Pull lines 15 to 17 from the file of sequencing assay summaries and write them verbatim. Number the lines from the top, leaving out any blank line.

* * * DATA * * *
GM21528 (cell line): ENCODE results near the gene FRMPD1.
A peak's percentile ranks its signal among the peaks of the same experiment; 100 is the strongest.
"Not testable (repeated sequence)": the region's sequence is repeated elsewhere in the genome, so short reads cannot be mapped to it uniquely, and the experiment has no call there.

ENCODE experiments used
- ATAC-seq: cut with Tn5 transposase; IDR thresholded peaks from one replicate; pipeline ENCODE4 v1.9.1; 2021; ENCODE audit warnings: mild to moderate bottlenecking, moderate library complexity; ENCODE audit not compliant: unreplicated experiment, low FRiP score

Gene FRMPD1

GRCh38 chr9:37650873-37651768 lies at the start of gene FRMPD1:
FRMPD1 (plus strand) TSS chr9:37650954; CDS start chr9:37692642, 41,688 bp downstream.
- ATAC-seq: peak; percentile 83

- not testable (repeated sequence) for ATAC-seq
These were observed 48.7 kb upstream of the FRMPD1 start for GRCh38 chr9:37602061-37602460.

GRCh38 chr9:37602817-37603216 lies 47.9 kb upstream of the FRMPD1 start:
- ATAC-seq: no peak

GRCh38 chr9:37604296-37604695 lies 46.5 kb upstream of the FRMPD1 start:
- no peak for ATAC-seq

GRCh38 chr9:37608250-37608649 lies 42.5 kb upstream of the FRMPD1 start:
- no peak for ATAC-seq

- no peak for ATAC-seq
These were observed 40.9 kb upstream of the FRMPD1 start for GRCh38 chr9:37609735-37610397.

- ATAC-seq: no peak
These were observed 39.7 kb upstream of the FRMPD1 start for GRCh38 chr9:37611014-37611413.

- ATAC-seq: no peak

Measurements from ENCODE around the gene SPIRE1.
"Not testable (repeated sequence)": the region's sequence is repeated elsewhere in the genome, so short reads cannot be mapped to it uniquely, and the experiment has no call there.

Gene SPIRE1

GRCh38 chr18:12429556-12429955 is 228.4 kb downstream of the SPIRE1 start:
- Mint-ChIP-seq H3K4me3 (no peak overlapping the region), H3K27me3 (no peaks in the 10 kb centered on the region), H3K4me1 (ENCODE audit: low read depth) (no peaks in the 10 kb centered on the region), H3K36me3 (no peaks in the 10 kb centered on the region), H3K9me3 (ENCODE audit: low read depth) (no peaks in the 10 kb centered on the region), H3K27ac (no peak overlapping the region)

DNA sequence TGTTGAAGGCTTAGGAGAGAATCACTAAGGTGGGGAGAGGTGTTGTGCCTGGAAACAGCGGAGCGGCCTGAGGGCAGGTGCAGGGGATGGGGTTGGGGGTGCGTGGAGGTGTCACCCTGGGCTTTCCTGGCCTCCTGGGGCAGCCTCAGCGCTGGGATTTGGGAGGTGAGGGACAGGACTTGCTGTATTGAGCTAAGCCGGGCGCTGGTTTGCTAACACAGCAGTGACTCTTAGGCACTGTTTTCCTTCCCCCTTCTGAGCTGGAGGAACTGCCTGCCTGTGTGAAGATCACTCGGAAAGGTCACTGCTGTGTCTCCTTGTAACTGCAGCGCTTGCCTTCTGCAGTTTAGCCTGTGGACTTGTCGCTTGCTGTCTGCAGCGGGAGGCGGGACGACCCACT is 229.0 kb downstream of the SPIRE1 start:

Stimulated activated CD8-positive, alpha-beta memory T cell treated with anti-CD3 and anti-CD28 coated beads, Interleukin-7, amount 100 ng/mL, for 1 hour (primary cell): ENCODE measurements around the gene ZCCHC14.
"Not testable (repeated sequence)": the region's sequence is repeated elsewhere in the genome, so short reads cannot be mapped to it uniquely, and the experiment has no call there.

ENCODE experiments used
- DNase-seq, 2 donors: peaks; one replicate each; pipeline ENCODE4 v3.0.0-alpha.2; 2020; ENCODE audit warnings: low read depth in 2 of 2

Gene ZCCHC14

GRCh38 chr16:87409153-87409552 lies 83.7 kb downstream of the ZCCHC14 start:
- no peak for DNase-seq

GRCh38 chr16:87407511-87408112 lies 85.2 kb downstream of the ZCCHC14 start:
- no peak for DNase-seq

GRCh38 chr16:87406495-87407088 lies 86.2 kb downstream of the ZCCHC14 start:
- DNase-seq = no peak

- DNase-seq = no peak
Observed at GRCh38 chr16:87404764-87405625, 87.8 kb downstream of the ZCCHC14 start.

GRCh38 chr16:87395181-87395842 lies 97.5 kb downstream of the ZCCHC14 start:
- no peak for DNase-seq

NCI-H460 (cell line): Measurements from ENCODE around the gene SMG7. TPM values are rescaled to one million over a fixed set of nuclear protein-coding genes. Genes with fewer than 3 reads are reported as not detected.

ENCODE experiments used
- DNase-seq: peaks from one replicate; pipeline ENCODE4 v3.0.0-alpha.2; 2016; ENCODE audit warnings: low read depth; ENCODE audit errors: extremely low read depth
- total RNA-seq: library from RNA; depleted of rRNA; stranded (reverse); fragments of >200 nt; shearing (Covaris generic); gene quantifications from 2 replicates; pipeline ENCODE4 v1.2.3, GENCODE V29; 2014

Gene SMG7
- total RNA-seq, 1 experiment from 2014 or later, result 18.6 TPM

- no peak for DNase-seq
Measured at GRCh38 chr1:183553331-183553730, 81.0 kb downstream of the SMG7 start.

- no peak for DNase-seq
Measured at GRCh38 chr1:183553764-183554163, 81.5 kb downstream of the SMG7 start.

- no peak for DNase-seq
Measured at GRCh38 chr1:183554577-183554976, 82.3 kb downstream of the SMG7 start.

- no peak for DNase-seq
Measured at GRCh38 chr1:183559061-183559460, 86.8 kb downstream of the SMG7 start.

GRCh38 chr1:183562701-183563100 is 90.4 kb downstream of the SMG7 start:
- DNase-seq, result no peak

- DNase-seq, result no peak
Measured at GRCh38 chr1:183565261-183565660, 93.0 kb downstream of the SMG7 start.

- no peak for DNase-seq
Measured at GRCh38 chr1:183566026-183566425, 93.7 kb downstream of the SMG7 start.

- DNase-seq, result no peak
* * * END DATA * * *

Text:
- no peak for ATAC-seq

GRCh38 chr9:37608250-37608649 lies 42.5 kb upstream of the FRMPD1 start:
- no peak for ATAC-seq